„Forscher warnen vor Kontaktversuchen mit Aliens.“
Auch wenn eine solche Botschaft gut gemeint ist, kritisieren einige Forscher die zahlreichen im Kosmos herumschwirrenden Nachrichten als Weltraum-Spam. Andere sprechen es den selbsternannten Botschaftern ab, für alle Erdenbewohner zu sprechen. Wieder andere warnen, mit verwirrenden Botschaften könnten möglicherweise feindlich gesinnte Zivilisationen erst auf uns aufmerksam werden.“
Kann schon sein – aber wozu gibt’s Ratgeber-Literatur für jede Lebenslage?
In dem Büchlein „How to Survive a Horror Movie“ findet sich ein ganzes Kapitel zum Thema: How To Survive a Global Alien Attack.
1. Don’t be a sucker.
It’s a movie rule that dates back to the Truman era: When aliens come to Earth on masse, they do not come in peace. Ever. No matter what olive branch they offer in one purple hand, they’re concealing a ray gun in the other. One alien? No problem. You’ve got yourself the makings of a fine coming-of-age-movie. More than one alien? It’s a full-scale attack. Guaranteed.
There are only three reasons aliens come in groups:
- To eat us. Apparently, humans are quite the scrumptious delicacy (Though you have to wonder, what do they eat back home?)
- To enslave us and steal our resources. Their planet’s almost out of crude oil, so they’re here to take ours. (Ha, ha! Joke’s on them!)
- To destroy us for no reason. That is, other than the fact, that they’re total dicks. Dicks who (after eons of evolution, philosophical discussion, and scientific advancement) have decided that the meaning of it all is to kill.
Never trust an alien! Not even if they give you the cure for cancer wrapped in the end of world hunger. Don’t you realize they’re just making sure we’re plump and tumor-free?
2. Stay away from the ship.
Let those flute-playing hippies to be the first to feel the aliens‘ wrath. „Oh, look! They’re flashing some lights! Aren’t they pretty! I Wonder what’s gonna happen next“?
Allow me to ruin the surprise: You’re going to be blasted with a Xoraxian Krellbor that turns your bones into lava.
You might think that looting is wrong, but when the ships begin firing, you can drive over to the local megastore and wait patientely for one of the cashiers to show up for work. And when you finally grow a brain and realize that civilization is closed until further notice, throw a shopping cart throught the window and start grabbing supplies:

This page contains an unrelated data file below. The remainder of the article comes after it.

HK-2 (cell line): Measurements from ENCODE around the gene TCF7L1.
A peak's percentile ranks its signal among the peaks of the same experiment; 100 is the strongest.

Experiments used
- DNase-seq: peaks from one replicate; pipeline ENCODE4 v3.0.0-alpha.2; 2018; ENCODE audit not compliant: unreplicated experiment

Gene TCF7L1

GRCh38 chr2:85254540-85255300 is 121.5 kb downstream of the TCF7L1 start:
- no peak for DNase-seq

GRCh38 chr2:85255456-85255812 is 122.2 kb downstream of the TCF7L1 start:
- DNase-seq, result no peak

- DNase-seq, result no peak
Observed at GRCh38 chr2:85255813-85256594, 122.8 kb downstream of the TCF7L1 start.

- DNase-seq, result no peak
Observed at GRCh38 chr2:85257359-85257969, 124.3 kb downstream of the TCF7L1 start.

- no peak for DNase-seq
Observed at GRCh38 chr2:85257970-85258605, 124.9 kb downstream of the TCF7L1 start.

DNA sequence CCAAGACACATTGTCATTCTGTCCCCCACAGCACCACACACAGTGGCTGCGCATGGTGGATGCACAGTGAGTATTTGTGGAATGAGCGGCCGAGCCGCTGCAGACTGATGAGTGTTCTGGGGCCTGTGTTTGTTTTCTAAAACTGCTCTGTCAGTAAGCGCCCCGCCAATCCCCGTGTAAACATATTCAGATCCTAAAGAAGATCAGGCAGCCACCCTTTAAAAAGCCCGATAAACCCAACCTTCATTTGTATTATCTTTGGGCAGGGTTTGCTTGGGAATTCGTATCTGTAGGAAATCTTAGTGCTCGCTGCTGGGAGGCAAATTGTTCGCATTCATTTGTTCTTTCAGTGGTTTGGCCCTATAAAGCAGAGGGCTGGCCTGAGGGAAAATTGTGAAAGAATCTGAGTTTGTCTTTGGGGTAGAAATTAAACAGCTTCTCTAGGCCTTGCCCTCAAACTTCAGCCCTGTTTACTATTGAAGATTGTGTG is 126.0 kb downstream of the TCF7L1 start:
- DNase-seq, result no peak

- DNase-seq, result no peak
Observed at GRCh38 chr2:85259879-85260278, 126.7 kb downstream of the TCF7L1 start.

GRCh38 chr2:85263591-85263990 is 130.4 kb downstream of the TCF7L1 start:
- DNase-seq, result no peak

- Food. Dry, canned, and powdered only. As much as you can carry.
- A pistol. And plenty of ammo. Not for fighting aliens – for protecting yourself from humans who decide they want some of your supplies.
- Camping equipment. Tents, sleeping bags, flashlights, waterproof matches, hand-cranked radios, binoculars, knives, propane tanks, blankets, batteries, and rope.
- First aid supplies. Bandages, hydrogen peroxide, and pain relievers are priorities.
- Large-capacity squirt guns.
4. Retreat to a Remote Location
Even the biggest alien invasions are limited to urban areas, at least during the first phase. If they’re here to eat us, that’s where the most people are. If they’re here to enslave us, that’s where our heads of state are. And if they’re just dicks, that’s where tehy can do the most damage in the shortest amount of time.
You have no business being anywhere near a metropolitan area. If you’re in an tiny, long-forgotten town that you’ve been dreaming of leaving your whole life, stay here. If you’re a city dweller woh drives into the surrounding countryside and makes snarky remarks like „Can you believe people live out there?“, go live out there.
Good Remote Locations:
Woods (spring and summer). Leafy treetops provide excellent cover, and abundant wildlife provides food when the cannes stuff runs out.
Caves (fall and winters). There’s a reason we lived in them for thousands of years. They’re easy to heat, the protect you from the elements, and they keep you well hidden. The deeper the cave, the better.
Bad Remote Locations:
Cornfields. These are probably being used as terrain markers or staging areas for the invaders. Besides, a cornfield is one of the last places you want to be in a horror movie, remember „Children of the Corn“.
Prairies. Wide open spaces have no hiding places.
5. Stay close to water
If you have a boat, now would be the time to get something more practical than a superiority complex out of it. Aliens tend to ignore the 70 percent of our planet covered in water. Drive a few miles offshore and wait this whole mess out if you have the opinion. If you have access to a submarine, even better.
If the closest you can get to water is the puddle that forms on the roof of your tent, fear not. Remember those large-capacity squirt guns you looted? Fill them up and keep them close at ll times. If you run into a spaceman, you stand a better chance of killing it with a good soaking than a hail of bullets.
Alien invasion movies are basically metaphors for man’s overreliance on technology, so it’s almost always something primitive that brings the aliens to their knees.
Earthly bacteria, bee stings, or water.
Die britische Fachzeitschrift Nature schrieb 2006: „Es kann nicht unbedingt davon ausgegangen werden, dass alle außerirdischen Zivilisationen gutartig sind – und sogar der Kontakt mit einer gutartigen könnte ernste Auswirkungen auf die Menschen hier auf der Erde haben.“
Na ja – halb so wild.